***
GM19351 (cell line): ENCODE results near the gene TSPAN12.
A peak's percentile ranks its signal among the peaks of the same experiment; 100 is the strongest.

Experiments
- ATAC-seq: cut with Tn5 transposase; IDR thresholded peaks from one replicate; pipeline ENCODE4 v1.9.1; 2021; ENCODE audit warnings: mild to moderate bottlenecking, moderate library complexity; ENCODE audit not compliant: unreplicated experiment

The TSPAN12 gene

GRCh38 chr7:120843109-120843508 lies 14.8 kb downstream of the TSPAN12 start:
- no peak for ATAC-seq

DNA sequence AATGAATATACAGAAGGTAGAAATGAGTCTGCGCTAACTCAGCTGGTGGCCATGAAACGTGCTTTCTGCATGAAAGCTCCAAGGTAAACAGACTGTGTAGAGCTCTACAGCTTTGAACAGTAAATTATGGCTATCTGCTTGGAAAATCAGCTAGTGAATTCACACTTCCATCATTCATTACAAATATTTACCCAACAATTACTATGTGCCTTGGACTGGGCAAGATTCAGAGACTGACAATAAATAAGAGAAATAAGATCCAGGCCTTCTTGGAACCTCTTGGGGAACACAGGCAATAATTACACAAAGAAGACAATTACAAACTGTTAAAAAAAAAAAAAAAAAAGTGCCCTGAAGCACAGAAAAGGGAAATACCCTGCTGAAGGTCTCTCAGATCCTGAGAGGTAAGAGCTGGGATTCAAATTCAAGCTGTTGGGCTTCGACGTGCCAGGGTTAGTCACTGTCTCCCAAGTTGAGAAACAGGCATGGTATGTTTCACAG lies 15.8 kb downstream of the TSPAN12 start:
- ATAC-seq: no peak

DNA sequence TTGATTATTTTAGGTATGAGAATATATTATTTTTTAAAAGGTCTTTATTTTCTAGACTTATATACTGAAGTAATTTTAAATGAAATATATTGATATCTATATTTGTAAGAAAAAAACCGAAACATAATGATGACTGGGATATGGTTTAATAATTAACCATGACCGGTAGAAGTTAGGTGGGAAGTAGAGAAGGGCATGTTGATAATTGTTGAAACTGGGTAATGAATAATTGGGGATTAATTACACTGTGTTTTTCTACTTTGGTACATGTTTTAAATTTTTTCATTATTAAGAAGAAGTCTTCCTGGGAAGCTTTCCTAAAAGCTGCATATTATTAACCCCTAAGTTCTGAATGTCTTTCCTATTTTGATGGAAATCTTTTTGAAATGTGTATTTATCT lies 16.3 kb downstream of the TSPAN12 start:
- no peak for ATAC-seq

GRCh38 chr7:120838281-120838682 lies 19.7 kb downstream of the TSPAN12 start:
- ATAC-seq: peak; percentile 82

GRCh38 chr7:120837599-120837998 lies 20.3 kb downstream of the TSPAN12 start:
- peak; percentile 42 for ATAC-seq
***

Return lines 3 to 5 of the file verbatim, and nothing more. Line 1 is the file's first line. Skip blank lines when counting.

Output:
Experiments
- ATAC-seq: cut with Tn5 transposase; IDR thresholded peaks from one replicate; pipeline ENCODE4 v1.9.1; 2021; ENCODE audit warnings: mild to moderate bottlenecking, moderate library complexity; ENCODE audit not compliant: unreplicated experiment

The TSPAN12 gene